I concur that it's "just as any other 'regular' horse."
My horse is just a "large pony." Ask anyone at the barn and he isn't a pony at all, but he fell 2" too short to make the horse standard. Before him, the barn actually had a "real" pony -- she was around 13-13.3.
Not only was she a pony, but she was also a baby. Before she came to us she was trained by a man in Missouri. Because she was "so darn cute," she got babied... Hand fed treats... Etc. It wasn't long before she came into her first heat, and became aggressive. Our vet said with it being her first, she's achy/confused.
So she got away with it... It went from pinning people to fences while grooming & trying to kick, to biting. To charging. To knocking people over. She even pinned my friend against an arena wall & fired "both barrels." Fortunately, she missed. I recall she grabbed a boy by his shoulder & threw him to the ground. She chased a grown man & his young granddaughter from the pasture.
But because she was "just a baby and in pain from cramps due to her first heat and just so cute," that pony nearly got away with murder. And because she wasn't our horse, volunteers could only watch... At the time I only began training, so I had no idea how to handle the situation. The pony's punishment? In the Springtime, stand tied to a fence with everyone leaving her alone & a bottomless supply of hay in a hay net & water in a bucket.
Boss gave the pony away to a friend (a volunteer's boyfriend) who was fond of ponies after the pony bit her, leaving a blot clot in her chest that had to be surgically removed. He re-trained her, and his mother sold her to an older couple with grandkids. The pony has been shown in Western shows (and done well) and the grandbabies love her. She has shown no aggression issues (but I'm told she will pin her ears & try to bite grown men). She comes running to the fence for the kids.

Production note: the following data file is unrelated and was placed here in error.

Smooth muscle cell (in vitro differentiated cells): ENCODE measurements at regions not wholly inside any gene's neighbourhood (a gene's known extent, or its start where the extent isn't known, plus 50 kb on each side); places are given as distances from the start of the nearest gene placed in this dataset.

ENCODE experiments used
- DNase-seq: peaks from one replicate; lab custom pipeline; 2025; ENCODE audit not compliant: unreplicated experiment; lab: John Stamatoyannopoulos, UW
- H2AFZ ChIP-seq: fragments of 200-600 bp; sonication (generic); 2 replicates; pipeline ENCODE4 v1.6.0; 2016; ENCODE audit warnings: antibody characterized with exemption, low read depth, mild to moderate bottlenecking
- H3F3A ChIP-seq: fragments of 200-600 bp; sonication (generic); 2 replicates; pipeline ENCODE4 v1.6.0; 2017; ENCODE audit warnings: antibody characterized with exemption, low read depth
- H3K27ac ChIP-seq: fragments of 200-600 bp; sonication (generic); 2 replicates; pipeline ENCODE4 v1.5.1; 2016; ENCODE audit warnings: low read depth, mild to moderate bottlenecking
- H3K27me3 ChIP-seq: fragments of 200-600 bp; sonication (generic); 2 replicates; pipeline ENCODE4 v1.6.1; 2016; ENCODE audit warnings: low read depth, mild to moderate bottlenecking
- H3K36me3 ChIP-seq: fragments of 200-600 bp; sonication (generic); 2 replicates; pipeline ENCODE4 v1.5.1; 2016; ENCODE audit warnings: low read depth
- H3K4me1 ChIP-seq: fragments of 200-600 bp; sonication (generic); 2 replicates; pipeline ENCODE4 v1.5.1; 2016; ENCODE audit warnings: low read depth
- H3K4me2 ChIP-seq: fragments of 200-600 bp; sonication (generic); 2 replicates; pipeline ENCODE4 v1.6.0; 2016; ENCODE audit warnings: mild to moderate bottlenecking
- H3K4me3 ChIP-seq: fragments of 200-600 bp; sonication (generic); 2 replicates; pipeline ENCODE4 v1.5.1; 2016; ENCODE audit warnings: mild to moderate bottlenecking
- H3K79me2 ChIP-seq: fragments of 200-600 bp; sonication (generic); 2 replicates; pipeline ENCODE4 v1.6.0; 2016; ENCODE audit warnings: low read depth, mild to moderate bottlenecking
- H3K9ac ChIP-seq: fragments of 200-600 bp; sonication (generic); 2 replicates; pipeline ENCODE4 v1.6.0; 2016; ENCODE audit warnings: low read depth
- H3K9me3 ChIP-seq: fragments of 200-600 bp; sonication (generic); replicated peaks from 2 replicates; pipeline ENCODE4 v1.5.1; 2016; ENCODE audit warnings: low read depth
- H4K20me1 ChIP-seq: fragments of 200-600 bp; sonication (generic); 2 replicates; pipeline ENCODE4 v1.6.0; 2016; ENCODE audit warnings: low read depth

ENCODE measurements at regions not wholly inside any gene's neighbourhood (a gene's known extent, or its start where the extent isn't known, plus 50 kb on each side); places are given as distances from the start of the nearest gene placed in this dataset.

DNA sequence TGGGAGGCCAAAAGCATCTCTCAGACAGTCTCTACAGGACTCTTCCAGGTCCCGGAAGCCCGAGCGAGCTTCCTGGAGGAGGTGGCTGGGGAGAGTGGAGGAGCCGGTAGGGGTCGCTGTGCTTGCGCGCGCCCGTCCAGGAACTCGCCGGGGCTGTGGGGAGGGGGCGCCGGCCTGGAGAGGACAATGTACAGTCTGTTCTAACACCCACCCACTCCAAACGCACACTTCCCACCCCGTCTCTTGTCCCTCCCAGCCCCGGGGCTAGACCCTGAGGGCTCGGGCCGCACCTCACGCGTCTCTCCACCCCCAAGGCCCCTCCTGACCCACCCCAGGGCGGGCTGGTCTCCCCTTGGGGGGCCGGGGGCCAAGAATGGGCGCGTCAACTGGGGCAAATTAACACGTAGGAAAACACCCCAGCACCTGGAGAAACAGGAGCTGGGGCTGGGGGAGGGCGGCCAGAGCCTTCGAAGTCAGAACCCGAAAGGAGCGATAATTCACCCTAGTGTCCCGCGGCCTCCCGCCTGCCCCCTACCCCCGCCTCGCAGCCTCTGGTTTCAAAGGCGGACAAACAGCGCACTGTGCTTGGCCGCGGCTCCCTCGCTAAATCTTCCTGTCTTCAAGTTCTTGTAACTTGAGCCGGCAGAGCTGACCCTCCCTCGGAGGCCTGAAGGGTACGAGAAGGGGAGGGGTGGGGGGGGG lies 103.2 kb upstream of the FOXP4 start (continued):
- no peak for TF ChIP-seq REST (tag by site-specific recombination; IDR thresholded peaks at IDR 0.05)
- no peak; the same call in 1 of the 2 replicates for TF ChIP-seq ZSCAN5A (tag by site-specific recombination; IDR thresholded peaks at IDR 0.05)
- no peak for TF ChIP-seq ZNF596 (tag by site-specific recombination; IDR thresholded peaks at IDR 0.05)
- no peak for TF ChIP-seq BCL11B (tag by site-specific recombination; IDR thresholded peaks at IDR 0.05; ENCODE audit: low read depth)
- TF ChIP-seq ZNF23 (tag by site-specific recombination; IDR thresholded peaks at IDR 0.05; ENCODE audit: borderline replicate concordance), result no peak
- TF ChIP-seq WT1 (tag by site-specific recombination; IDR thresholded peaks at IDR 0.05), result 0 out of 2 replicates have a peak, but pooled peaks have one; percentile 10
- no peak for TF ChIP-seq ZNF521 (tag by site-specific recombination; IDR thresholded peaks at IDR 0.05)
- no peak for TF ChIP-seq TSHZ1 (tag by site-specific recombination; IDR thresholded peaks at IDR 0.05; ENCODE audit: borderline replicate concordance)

I treat my pony the exact same way I do my 15.2 Quarter horse. The exact same way that I treat a friend's 16.2 Thoroughbred stud. The precise way I handle my friend's 16.3 QH/Perch mare. It's simple: I should have their respect. I don't care if it's a mini or larger, respect is always the same.
As for actually training it, Cherie has great advice & it's the same my neighbors (they breed Welsh/Saddlebreds) use.
"Adapt or perish, now as ever, is nature's inexorable imperative." (H.G. Wells)
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